City of Ate had just posted its monthly revolving doors column when the Dallas Morning News reported on the closing of Cafe San Miguel yesterday. The owners sent out an email to diners saying, "After making a home at 1907 N. Henderson Ave. for over 6 years, with great sadness we announce the closure of Cafe San Miguel".
I've never been to the restaurant, so I poked around the internet looking for information. I started with the Observer. Mark Stuertz penned a negative review almost six years ago. Hardly relevant now. D Magazine reviewed the restaurant two years later -- but a lot can change in three years. So, after a search of local blogs that I like turned up nothing, I did was most internet sleuths do when researching a restaurant. I turned to Yelp.
Cafe San Miguel currently hovers at 3.5 stars, according to the page Yelp devotes to the restaurant, in a rating compiled over 69 user submitted reviews. In September of this year, that rating had sunk to two stars, but then quickly rocketed to four in just two months. Was this the power of the internet on display? A real time restaurant rating system that tracks restaurant performance down to the day? Can you picture a future where you can ask the internet how the fish is at your favorite hang -- tonight?
A blow by blow in the review section muddies the water even further. Yelpers praise guacamole, and lament parking and pricing. "I hear the guacamole is a green orgasm on a chip. Will have to get that next time, " wrote one user, admitting that he'd never tried the dish. But guacamole gushing was consistent. "Great guacamole,' "the guac is some of the best in Dallas," I LOVE their guac," and so on.
Other dishes were mixed: "Got the fish tacos here and they were muy magnifico" wrote the orgasmic guacamole eater. "Had the fish tacos...we were underwhelmed," wrote another.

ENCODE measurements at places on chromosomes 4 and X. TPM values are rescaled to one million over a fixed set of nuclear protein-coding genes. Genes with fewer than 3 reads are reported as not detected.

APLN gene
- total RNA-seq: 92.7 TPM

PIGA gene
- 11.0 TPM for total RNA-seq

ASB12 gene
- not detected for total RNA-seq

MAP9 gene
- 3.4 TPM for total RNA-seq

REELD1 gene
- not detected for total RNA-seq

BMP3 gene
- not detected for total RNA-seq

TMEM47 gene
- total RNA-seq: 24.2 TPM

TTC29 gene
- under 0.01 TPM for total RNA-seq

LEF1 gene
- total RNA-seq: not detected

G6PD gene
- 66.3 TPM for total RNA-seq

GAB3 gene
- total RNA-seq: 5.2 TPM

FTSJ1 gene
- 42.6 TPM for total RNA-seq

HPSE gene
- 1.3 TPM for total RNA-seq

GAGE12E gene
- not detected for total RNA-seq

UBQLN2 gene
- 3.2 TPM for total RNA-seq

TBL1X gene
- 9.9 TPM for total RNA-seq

So how helpful is Yelp? I use it every day. When I'm out exploring restaurants and people give me a recommendation, I'll pull up Yelp on my iPhone and add a bookmark for the restaurant. I love the map feature that lets me pull up my bookmarks within a small radius depending on where I am in the Metroplex. I'll read reviews, carefully looking for smartly written food commentary that might steer an initial order. And that's about it.
A friend from out of town this past weekend used Yelp to find a Vietnamese restaurant in Fort Worth. He ordered dishes according to Yelp recommendations and was underwhelmed. "Stick to Mexican in Texas," he told me.
Below I've cut and pasted the results of a Yelp inquiry: restaurants in Dallas, top ten, sorted by highest rating first. Capped with an Olive Garden ad, the list ranks Damian's Cajun Soul Cafe well above the much lauded Lucia. Mesa is also listed above Lucia, despite having a smaller rating. It looks like this:
Yelp Ad Olive Garden 3.0 star rating
1. Scardello 5.0 star rating 2. Mesa 4.5 star rating 3. Damian's Cajun Soul Cafe 5.0 star rating 4. The French Room 4.5 star rating 5. Cosa Nostra 5.0 star rating 6. Friendly's Grocery 4.5 star rating 7. Four Seasons Resort & Club Dallas at Las Colinas 4.5 star rating 8. Empa Mundo 4.5 star rating 9. Lucia 4.5 star rating 10. Pho Pasteur Restaurant 4.5 star rating
No matter what you think of these ratings or the site in general, Yelp has grown into a powerful tool that steers dining and even, some believe, threatens the profession of restaurant journalism. So I want to turn the tables today. Let's turn this comment stream into real-time review of Yelp. How do you use the site, and what features stand out. Do you let Yelp help you choose a restaurant? What about a dish? Sound off Aters. Follow City of Ate on Facebook & Twitter. Follow me at @scottreitz